BBC Homepage World Service Education
BBC Homepagelow graphics version | feedback | help
BBC News Online
 You are in: World: Africa
Front Page 
Middle East 
South Asia 
From Our Own Correspondent 
Letter From America 
UK Politics 
Talking Point 
In Depth 

The BBC's Mark Dummit
"Whether such a statement and the accusations of genocide slow down the momentum for peace in Congo remains to be seen"
 real 28k

Sunday, 20 May, 2001, 01:27 GMT 02:27 UK
UN warned of DR Congo 'genocide'
Some of the internally displaced Congolese children in the Congo village of Tobac.
Life in the east of Congo means hunger, disease and terror
The Democratic Republic of Congo and its allies have accused the UN of ignoring a "genocide" of 2.5 million people in the rebel-held east of the country.

"We call upon the international community, especially the United Nations, to condemn this genocide being committed," said Namibian President Sam Nujoma.

Africa's Biggest War
The conflict was sparked in August 1998 when Rwanda and Uganda invaded DR Congo, backing rebels trying to topple the late President Laurent Kabila.
Zimbabwe, Uganda and Angola stepped in to support Kabila's troops.
Laurent Kabila was mysteriously assassinated in January.
His son and successor Joseph has restored relations with the international community, allowed UN troops in, and revived the peace process.

He was speaking at a meeting with the president of DR Congo, Joseph Kabila, and the leaders of Zimbabwe and Angola.

Namibia, Zimbabwe and Angola are providing military support to the DR Congo Government in its fight against the rebels.

An American aid organisation, the International Rescue Committee, has published the mortality figure cited by the Namibian president but has not said whether they had all died as a direct result of the fighting.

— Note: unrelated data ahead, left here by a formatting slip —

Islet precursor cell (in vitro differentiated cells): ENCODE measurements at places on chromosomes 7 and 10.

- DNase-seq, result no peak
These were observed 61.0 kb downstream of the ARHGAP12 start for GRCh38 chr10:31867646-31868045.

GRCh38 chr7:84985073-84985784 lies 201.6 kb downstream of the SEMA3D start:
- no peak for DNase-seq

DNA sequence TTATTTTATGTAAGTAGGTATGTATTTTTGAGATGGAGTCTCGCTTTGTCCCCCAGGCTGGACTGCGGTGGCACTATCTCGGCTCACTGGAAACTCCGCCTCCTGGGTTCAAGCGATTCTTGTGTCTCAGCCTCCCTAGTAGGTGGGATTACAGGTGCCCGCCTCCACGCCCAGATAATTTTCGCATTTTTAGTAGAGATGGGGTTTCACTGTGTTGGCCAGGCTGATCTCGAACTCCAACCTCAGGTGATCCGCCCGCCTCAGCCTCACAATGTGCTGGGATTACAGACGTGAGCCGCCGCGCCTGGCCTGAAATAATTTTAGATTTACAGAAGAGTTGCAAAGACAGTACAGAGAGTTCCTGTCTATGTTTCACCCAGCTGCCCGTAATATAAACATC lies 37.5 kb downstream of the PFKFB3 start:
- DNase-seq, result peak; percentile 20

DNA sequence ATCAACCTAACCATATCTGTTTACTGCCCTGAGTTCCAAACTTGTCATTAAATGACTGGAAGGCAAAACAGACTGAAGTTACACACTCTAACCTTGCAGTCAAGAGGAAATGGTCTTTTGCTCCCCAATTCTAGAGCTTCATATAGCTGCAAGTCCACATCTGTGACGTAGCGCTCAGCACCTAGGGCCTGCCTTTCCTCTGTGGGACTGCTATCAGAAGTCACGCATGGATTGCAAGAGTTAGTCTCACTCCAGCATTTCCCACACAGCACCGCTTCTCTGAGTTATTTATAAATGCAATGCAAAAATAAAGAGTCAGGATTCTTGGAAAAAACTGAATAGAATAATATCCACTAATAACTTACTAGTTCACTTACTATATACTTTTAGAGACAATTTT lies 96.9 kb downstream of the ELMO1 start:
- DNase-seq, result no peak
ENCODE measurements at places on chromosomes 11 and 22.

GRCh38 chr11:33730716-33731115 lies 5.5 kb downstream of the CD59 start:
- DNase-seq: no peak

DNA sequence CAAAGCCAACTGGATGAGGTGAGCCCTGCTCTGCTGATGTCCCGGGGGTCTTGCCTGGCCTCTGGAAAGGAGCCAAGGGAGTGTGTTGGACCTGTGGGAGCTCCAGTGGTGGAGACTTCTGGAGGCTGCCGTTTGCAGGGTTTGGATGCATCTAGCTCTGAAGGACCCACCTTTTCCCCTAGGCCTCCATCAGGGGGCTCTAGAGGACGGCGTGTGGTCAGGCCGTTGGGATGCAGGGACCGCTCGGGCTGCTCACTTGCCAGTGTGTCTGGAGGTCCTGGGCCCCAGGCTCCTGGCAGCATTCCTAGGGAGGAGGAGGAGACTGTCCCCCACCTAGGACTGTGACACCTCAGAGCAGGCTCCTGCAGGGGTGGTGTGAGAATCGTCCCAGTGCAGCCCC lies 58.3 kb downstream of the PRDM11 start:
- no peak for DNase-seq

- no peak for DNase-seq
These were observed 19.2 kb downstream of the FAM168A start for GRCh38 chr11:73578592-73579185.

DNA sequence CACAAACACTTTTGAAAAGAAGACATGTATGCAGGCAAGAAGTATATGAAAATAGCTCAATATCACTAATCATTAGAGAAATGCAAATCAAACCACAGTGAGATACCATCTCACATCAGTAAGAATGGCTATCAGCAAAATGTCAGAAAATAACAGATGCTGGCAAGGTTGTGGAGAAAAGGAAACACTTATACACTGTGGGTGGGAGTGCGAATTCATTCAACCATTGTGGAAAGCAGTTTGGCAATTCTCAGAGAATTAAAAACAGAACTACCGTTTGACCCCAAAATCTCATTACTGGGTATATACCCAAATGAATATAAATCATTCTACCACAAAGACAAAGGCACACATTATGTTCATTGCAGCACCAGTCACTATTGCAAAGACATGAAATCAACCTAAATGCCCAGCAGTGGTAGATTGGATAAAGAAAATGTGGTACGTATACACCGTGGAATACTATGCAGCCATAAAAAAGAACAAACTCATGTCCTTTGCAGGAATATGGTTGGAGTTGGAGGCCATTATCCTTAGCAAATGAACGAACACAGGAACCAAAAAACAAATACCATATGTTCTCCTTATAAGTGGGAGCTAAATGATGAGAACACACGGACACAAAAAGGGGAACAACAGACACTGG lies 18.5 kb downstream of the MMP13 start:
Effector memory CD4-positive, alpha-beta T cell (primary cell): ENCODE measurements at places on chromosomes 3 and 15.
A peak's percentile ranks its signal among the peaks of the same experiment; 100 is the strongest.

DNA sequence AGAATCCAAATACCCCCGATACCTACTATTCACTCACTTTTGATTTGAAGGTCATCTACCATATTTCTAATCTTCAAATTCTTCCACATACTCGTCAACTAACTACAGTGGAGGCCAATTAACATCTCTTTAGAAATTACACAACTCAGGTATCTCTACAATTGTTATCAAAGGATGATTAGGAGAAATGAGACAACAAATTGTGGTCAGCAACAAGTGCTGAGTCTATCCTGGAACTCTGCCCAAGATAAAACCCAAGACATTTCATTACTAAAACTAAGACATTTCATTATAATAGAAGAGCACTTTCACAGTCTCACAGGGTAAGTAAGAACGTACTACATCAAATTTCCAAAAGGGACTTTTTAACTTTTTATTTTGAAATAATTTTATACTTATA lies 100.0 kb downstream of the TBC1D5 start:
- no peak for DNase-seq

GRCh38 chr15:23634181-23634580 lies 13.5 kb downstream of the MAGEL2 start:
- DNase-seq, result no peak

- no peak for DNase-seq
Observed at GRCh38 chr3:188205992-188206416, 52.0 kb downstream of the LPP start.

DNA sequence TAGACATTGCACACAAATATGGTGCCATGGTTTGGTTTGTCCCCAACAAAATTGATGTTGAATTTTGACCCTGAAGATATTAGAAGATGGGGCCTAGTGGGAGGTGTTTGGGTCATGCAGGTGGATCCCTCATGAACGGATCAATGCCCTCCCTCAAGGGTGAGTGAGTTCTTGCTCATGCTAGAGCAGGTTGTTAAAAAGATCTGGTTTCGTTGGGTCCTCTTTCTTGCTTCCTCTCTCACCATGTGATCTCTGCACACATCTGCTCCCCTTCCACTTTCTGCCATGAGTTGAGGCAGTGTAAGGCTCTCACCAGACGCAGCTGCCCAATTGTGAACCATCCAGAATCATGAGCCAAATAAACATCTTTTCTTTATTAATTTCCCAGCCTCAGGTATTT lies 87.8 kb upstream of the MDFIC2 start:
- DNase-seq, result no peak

Mr Nujoma called on the UN to:

  • Impose sanctions on Rwanda, Uganda and Burundi, the countries backing the rebels
  • Force the Ugandan-backed MLC to comply with a 1999 ceasefire, the only rebel group not to do so
  • Deploy more peacekeepers in the country

Rwanda's Tutsi-led government says its troops are in the Congo to track Hutu militiamen who massacred more than 500,000 people, mainly Tutsis, during Rwanda's 1994 genocide.

The five-hour summit coincided with a visit by 12 ambassadors of the UN who are in Kinshasa for talks with the four allied presidents.

They are there to discuss the withdrawal of all foreign troops from Congo - the supposed next step of the peace process - but Mr Nujoma said their forces would only leave once the other side had done so first.

Search BBC News Online

Advanced search options
Launch console
See also:

18 Jan 01 | Business
Congo economy 'ravaged' by conflict
18 May 01 | Africa
Foreign workers abducted in Congo
Internet links:

The BBC is not responsible for the content of external internet sites

Links to more Africa stories are at the foot of the page.

E-mail this story to a friend

Links to more Africa stories